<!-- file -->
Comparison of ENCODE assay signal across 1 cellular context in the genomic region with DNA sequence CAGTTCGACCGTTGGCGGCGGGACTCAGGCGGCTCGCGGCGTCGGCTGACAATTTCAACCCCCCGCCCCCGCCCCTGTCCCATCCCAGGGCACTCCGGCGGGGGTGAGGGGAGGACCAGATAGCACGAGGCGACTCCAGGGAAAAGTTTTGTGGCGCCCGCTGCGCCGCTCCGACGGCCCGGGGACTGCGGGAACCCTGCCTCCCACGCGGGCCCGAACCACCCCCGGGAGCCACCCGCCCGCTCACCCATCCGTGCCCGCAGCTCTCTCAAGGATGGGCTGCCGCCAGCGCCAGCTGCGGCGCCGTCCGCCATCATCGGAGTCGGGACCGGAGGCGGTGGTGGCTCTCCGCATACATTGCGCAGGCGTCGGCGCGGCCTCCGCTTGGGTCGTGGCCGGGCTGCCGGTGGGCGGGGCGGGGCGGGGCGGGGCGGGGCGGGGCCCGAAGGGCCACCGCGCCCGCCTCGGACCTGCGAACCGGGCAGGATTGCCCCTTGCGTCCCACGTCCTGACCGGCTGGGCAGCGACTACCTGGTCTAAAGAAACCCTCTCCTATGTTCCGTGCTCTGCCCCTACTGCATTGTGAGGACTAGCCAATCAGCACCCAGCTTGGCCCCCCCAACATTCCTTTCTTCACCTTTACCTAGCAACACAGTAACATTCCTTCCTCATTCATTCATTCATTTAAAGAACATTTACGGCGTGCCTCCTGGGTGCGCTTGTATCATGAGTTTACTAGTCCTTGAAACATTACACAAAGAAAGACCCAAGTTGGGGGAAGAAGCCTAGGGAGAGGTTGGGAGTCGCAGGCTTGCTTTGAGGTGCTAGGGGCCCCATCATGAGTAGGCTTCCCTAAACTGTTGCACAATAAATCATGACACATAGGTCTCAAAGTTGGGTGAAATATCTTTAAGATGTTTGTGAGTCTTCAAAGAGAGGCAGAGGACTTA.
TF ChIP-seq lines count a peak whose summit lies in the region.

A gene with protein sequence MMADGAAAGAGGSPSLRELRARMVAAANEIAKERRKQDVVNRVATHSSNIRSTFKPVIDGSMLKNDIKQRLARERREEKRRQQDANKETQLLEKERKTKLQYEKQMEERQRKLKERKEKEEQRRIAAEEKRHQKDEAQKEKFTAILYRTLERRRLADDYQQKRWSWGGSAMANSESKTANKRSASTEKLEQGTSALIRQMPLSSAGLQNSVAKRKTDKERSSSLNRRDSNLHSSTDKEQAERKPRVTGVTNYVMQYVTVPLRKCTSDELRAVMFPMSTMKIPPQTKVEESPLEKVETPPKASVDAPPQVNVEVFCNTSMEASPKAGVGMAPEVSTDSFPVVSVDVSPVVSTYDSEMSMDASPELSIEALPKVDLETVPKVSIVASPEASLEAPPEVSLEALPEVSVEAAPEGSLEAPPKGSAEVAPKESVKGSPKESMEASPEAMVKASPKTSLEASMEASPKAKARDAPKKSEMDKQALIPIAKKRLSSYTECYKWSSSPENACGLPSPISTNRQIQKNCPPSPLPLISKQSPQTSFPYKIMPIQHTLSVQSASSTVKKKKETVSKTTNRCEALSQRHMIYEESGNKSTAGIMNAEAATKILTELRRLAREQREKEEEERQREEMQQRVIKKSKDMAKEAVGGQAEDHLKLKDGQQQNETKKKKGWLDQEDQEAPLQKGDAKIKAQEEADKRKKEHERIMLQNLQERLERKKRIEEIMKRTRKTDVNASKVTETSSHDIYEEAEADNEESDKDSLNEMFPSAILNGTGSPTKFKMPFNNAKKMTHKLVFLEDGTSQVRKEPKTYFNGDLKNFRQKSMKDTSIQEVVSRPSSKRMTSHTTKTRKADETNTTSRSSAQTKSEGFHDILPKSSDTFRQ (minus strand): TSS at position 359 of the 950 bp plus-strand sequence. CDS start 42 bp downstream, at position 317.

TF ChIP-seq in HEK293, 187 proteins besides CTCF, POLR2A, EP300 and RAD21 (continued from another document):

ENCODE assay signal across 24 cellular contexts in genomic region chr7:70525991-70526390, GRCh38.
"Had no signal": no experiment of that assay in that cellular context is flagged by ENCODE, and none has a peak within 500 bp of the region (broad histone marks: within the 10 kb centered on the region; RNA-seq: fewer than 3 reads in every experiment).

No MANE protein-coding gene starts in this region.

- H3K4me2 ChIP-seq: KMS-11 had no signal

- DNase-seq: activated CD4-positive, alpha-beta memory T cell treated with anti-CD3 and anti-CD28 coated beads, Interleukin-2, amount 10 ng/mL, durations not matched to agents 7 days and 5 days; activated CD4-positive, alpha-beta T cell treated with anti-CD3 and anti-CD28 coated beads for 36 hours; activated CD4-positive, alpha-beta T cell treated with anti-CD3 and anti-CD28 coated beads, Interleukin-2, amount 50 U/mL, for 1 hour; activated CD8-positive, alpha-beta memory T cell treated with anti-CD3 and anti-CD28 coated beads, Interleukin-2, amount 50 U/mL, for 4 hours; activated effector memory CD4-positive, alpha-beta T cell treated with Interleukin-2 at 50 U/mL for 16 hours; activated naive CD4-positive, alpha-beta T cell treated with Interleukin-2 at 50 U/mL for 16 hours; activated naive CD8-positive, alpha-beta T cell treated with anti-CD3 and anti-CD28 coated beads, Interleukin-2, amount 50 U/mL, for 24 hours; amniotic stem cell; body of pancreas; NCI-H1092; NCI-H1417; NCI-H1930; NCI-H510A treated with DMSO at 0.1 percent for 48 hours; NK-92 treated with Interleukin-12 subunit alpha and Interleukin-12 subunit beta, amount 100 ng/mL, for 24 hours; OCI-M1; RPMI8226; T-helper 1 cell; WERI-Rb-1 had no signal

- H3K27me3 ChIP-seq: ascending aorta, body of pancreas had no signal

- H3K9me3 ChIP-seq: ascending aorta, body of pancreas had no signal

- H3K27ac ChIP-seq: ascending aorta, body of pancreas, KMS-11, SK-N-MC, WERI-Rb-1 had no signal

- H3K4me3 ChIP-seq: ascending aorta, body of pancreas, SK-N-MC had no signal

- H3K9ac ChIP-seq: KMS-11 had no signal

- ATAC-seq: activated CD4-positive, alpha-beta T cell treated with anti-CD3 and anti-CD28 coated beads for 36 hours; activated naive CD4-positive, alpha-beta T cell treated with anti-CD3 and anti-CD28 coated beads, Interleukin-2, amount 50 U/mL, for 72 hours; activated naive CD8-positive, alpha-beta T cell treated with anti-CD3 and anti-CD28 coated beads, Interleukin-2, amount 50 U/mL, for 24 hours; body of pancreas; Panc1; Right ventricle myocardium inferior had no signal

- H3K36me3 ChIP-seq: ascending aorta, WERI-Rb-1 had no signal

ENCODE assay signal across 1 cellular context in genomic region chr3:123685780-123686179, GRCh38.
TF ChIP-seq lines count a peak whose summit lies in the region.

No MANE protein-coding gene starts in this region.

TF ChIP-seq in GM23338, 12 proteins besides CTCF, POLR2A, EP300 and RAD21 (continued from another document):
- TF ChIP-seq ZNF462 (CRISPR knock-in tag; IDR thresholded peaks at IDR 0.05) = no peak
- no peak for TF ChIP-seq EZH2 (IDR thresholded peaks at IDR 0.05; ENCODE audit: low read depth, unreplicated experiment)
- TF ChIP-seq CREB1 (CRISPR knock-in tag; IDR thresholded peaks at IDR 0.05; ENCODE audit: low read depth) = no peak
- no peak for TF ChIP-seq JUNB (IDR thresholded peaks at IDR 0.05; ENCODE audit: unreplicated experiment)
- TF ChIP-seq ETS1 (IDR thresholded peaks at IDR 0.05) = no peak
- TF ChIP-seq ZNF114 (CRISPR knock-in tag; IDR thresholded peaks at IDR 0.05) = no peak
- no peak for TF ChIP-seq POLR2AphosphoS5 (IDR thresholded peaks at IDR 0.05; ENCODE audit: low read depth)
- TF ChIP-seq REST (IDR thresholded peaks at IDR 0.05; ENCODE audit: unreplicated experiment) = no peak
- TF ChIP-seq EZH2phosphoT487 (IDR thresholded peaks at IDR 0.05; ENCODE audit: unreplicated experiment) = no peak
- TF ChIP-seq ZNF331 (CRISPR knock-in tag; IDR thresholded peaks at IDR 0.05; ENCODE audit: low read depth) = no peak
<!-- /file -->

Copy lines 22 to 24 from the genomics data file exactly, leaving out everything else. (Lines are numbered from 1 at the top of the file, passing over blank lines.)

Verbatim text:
- no peak for TF ChIP-seq EZH2 (IDR thresholded peaks at IDR 0.05; ENCODE audit: low read depth, unreplicated experiment)
- TF ChIP-seq CREB1 (CRISPR knock-in tag; IDR thresholded peaks at IDR 0.05; ENCODE audit: low read depth) = no peak
- no peak for TF ChIP-seq JUNB (IDR thresholded peaks at IDR 0.05; ENCODE audit: unreplicated experiment)